Donald Trump’s recent racist, sexist, nativist tirade against congresswomen Ilhan Omar (D-MN), Alexandria Ocasio Cortez (D-NY), Ayanna Pressley (D-MA), and Rashida Tlaib (D-MI)—telling them to “go back and help fix the totally broken and crime infested places from which they came”—underscores how fraught and dangerous conditions continue to be for women of color in the United States. Last year the four women (three of whom were born in the US and all American citizens) made history in a game-changing election that was a virtual rebuke of Trump’s fascist agenda. A year after the landmark political season, in which more women of color assumed national office than ever before, this October’s Women of Color Beyond Belief conference marks an important transition for secular women of color. Rep. Omar countered Trump supporters’ ugly chant of “Send her back!” with Maya Angelou’s line “Still, like air, I’ll rise.” The fearless example of Omar and “The Squad” is an inspiration for progressive women of color who are pushing for greater political visibility in the secular movement.
The Women of Color Beyond Belief conference, which will be held in Chicago from October 4-6, is being sponsored by Black Nonbelievers, Black Skeptics Los Angeles, and the Women’s Leadership Project. It was partly inspired by the July/August 2018 cover story of the Humanist magazine, “Five Fierce Humanists: Unapologetically Black Women Beyond Belief” that highlighted Black women atheist humanist activists (the “secular squad” if you will) who have championed social and gender justice in the secular movement: Bridgett Crutchfield, Candace Gorham, Liz Ross, Mandisa Thomas, and myself.
In addition to the women profiled in the original article, the conference will feature such generationally and culturally diverse speakers as Deanna Adams, Lilandra Ra, Rajani Gudlavalleti, Mashariki Lawson, Hypatia Alexander, and Cecilia Pagan. Among the topics the conference will address are: racial justice politics and intersectional organizing, secular parenting, criminal justice reform, and secular art and film.
As the Trump administration, the GOP, and the religious right ramp up their attacks on secularization, reproductive justice, women’s self-determination, and the human rights of queer LGBTQI communities, the Women of Color Beyond Belief conference couldn’t be more timely. As I argued in a recent piece for the Humanist, Black, Latinx, and indigenous women are the most imperiled by the recent wave of anti-abortion policies spearheaded by conservative legislators in Southern and Midwestern states. Queer, transgender, and non-binary communities of color are also in the crosshairs of the Department of Justice’s rollback of Obama-era protections for LGBTQI individuals in schools and the workplace. Not only are African-American folks more likely to identify as queer, but they are also more likely to have children and be at or above the poverty line, amplifying the grave implications that these policies have for communities of color as a whole.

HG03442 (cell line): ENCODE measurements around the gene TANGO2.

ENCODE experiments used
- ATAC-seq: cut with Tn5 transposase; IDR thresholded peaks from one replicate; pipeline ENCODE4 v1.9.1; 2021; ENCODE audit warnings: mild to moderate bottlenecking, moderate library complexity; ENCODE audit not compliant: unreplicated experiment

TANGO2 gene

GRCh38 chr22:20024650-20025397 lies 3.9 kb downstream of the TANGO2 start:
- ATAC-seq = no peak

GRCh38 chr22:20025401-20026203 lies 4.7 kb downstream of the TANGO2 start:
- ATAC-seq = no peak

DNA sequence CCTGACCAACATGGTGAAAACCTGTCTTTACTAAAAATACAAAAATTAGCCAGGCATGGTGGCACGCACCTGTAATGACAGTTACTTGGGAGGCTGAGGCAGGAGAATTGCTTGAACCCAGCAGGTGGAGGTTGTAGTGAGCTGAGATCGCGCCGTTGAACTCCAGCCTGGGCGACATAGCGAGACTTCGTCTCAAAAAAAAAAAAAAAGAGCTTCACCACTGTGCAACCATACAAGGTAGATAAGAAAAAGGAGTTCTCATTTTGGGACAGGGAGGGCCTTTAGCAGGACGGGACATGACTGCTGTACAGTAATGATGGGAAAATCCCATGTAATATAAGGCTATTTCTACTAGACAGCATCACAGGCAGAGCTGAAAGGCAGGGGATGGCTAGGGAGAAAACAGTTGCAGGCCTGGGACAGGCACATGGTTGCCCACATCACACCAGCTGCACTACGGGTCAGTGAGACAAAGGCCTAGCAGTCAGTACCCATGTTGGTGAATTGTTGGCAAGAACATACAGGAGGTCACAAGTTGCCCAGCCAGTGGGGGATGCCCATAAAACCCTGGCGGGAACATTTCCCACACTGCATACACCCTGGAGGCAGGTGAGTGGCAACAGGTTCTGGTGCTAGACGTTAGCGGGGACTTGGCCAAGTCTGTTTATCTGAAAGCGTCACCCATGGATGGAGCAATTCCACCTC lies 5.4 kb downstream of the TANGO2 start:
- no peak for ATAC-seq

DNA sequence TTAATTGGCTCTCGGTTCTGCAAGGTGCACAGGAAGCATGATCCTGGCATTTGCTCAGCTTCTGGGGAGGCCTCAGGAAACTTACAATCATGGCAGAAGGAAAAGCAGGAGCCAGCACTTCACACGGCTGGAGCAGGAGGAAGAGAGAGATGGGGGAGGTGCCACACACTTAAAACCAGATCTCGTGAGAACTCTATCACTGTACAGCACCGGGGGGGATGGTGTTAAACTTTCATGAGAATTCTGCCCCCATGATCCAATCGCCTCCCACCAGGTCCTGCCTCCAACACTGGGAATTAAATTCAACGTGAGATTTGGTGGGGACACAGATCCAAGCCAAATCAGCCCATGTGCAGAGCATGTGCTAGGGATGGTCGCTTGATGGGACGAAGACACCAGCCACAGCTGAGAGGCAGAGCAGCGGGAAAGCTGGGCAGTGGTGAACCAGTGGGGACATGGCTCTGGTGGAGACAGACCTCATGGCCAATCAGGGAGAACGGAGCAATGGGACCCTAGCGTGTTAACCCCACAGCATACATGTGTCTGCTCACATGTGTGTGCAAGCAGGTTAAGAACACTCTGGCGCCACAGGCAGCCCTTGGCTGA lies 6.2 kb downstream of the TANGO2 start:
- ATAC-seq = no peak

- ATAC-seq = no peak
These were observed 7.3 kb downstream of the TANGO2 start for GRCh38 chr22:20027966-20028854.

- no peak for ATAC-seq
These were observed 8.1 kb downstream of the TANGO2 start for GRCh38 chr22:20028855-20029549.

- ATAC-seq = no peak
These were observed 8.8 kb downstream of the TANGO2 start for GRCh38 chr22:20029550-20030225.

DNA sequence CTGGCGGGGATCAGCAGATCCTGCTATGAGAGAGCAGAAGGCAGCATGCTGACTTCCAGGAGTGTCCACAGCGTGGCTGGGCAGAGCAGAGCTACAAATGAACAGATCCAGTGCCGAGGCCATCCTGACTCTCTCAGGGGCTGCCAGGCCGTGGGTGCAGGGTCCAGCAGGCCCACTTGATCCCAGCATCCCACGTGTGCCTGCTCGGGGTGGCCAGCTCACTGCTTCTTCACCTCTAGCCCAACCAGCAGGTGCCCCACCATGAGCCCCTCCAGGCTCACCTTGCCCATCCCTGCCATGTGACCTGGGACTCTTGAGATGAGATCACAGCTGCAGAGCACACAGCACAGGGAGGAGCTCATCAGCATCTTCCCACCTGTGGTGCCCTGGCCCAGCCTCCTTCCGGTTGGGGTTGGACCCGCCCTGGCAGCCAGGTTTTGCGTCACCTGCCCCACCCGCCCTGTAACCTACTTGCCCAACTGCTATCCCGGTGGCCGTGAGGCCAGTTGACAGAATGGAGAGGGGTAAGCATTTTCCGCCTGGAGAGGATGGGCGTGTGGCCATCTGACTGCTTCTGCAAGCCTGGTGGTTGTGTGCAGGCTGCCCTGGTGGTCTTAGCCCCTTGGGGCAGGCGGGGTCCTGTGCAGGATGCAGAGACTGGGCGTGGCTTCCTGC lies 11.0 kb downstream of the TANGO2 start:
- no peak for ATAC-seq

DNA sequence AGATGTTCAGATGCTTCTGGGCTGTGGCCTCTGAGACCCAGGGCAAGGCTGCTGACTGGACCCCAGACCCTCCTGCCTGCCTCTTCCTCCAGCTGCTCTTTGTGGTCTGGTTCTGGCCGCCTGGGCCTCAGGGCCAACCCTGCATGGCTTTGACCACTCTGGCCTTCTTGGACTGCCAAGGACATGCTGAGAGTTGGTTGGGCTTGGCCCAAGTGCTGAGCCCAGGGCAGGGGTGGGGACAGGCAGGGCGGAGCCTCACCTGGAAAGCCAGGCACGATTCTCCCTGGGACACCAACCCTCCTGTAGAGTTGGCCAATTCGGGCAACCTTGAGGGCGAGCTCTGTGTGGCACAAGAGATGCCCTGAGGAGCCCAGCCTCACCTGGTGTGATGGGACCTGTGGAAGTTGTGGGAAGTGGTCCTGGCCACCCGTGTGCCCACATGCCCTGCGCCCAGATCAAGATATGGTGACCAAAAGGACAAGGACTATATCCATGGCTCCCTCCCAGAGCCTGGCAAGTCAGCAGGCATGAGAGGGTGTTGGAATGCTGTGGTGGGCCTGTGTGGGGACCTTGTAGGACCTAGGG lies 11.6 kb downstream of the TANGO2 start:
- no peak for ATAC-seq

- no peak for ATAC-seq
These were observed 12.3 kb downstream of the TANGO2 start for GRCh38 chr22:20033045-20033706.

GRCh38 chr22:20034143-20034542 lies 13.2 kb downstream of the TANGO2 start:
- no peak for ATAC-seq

The conference’s explicitly feminist emphasis is also a first for an event focused on secular women of color. Indeed, most feminist, humanist, and atheist discourse comes from a white, European-American perspective (case in point is the Wikipedia entry on “atheism and feminism,” which begins with a profile highlighting Jewish-American feminist, suffragist, and abolitionist Ernestine Rose, a forerunning atheist thinker). Although atheist, humanist, and feminist social thought and praxis would seem like a natural fit, the intersection of the three is still controversial, even in progressive feminist circles. Moreover, the association of mainstream atheism with vociferous white, male antitheists like Richard Dawkins, Sam Harris, and the late Christopher Hitchens is problematic for some feminists who decry their Eurocentric and frequently sexist and Islamophobic views. Further, sexual harassment and abuse allegations against prominent male atheists and skeptics are another deterrent for progressive feminists. The movement’s longstanding dearth of women of color in leadership roles has led to the erasure of gender and racial justice issues that are most pressing for segregated communities of color.
Ex-Muslim feminists Sadia Hameed and Heina Dadabhoy will be speaking at the WoC conference about women’s rights and visibility for persecuted ex-Muslim women who face misogynist violence, harassment, and community ostracism because of their apostasy. Other presentations include a solo performance by singer-musician Sandra Booker entitled “Confessions of an Atheist Black Woman,” along with panels on culturally relevant humanist practices, #MeToo and resisting the normalization of sexual violence, ally-building, and self-care for organizers. I will also be screening my film short, White Nights, Black Paradise, on Black women, Peoples Temple, and the Jonestown massacre.
Child care will be provided by Camp Quest and all genders are welcome to participate and volunteer. Early bird registration ends this month.